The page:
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Calling all WINS gurus

By carl_ramkarran ·
Is the role of the Primary and Seconday WINS severs similar to that of DNS in which if a name resolution can not be attained from the Primary it will then try the Secondary. Or is the role of the secondary ONLY to provide another WINS server to contact if the Primary is unreachable (ie down or off network).

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Calling all WINS gurus

by calves In reply to Calling all WINS gurus

The idea of having a primary and a secondary WINS database, is so that you create redundancy. Should one WINS server be down, the request tries the second WINS, just like DNS. It's possible to have entries in one WINS and not in the other, for thissetup will not have a syncronization in place or depending on the lenght between syncronizations, it has not happened, yet.

I hope that answers yout question!

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Calling all WINS gurus

by carl_ramkarran In reply to Calling all WINS gurus

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Calling all WINS gurus

by SyscoKid In reply to Calling all WINS gurus

Commonly a computer has a Primary and Secondary WINS address configured in the TCP/IP setup. If the Primary WINS does not respond to the registrations, the computer tries the Secondary WINS.

See here: http://www.neohapsis.com/resources/mskb/q150737.htm

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Calling all WINS gurus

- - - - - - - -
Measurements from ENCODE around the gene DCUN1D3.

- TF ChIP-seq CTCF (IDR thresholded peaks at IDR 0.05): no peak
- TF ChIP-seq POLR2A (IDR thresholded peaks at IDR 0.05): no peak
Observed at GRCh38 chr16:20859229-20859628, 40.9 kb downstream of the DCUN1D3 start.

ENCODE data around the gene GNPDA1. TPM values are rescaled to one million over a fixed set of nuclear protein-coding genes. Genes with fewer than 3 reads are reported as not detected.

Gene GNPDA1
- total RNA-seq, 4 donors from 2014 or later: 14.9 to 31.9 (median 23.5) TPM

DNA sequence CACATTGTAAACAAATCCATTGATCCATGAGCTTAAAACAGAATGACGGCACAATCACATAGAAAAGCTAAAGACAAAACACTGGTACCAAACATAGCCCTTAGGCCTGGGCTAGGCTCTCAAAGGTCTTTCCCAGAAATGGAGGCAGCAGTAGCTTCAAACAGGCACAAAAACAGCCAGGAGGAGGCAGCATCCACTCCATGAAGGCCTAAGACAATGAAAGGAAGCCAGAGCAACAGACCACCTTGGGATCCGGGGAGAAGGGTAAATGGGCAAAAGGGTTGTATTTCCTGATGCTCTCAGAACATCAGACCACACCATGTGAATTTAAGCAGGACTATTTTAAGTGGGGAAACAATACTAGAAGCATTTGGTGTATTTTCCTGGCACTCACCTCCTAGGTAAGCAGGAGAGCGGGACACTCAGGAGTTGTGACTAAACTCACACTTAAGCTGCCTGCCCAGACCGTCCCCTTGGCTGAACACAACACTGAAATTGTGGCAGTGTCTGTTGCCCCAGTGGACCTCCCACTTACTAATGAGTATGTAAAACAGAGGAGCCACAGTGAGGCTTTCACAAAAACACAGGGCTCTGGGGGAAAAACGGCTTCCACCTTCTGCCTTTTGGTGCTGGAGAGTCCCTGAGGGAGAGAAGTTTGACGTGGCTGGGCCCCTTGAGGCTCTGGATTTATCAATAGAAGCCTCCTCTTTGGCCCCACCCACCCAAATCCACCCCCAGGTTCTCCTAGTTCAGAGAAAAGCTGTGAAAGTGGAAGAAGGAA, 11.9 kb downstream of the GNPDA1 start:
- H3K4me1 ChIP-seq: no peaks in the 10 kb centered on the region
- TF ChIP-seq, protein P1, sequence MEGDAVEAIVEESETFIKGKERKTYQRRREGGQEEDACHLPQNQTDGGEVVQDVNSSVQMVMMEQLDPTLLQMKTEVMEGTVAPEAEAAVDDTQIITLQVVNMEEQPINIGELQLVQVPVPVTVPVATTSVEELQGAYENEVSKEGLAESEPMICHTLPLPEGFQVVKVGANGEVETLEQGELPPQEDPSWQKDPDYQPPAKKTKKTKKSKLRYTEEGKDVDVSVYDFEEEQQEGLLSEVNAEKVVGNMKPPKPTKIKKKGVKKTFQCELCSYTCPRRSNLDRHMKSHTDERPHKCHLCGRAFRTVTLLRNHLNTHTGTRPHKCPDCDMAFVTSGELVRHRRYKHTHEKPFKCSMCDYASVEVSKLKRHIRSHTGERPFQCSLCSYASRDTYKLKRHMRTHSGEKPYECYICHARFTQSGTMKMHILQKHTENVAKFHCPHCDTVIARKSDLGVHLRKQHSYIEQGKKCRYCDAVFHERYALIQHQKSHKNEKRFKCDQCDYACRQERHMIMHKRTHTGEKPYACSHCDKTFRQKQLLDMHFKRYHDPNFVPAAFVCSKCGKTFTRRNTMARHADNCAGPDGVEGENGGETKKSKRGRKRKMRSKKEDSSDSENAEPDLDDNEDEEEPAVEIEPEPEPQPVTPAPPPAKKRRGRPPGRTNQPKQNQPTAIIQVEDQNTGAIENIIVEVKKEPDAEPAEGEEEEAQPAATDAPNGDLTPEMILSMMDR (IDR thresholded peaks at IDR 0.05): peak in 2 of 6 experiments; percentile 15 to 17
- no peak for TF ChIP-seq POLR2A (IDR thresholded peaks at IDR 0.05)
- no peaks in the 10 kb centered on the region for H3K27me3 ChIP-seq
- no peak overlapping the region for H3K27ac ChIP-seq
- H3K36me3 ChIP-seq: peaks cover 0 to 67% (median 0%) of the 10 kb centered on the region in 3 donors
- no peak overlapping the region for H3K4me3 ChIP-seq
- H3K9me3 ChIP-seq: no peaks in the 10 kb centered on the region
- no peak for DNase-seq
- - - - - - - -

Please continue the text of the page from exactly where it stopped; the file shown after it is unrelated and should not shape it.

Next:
by carl_ramkarran In reply to Calling all WINS gurus

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Calling all WINS gurus

by Tony Hogan In reply to Calling all WINS gurus

Actually a little of both. It asks the primary for name resolution - if it does not respond -or- gives a negative name response, it asks the secondary WINS server [like DNS name resolution]. Here's a twist/issue on this - if the secondary resolves the name, the client will switch the primary and secondary WINS servers so that the client now uses the original secondary as its primary. If you view the TCP/IP properties on the client it will still show the original configuration; however, if you view the TCP/IP configuration through either Ipconfig.exe or Winipcfg.exe it will display the WINS servers switched.

Why is this a twist/issue? If the secondary is across a slow LAN or WAN link, after the server settings are switched, all the nameresolution and registration traffic for the client is going across the slower connection.

-tony

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Calling all WINS gurus

by carl_ramkarran In reply to Calling all WINS gurus

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Calling all WINS gurus

by ustutz In reply to Calling all WINS gurus

Additinal notes:

On the client you have to enter both a primary and a secondary WINS IP address (either hard coded under network properties or pushed dynamically via DHCP). If you have only one WINS, enter it twice.

On the WINS server set both primary and secondary addresses to itself.

Primary and secondary WINS are actually determined at boot time: The WINS server (of the two identified) that responds first will be the primary server for this session. The WINS client (PC/Workstation/non-WINS server) will then register itself with that WINS server.

If replication is set up and working both WINS server have access to the same database (a merged database of both servers' data).

Unlike DNS, WINS runs on a dynamic database (also static mappings are possible), where clients register themselves. Also WINS has additional mappings (for NT services and users) beyond the scope of DNS.

OK, this was the quarter answer to the nickel question. :-)

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Calling all WINS gurus

by carl_ramkarran In reply to Calling all WINS gurus

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Calling all WINS gurus

by carl_ramkarran In reply to Calling all WINS gurus

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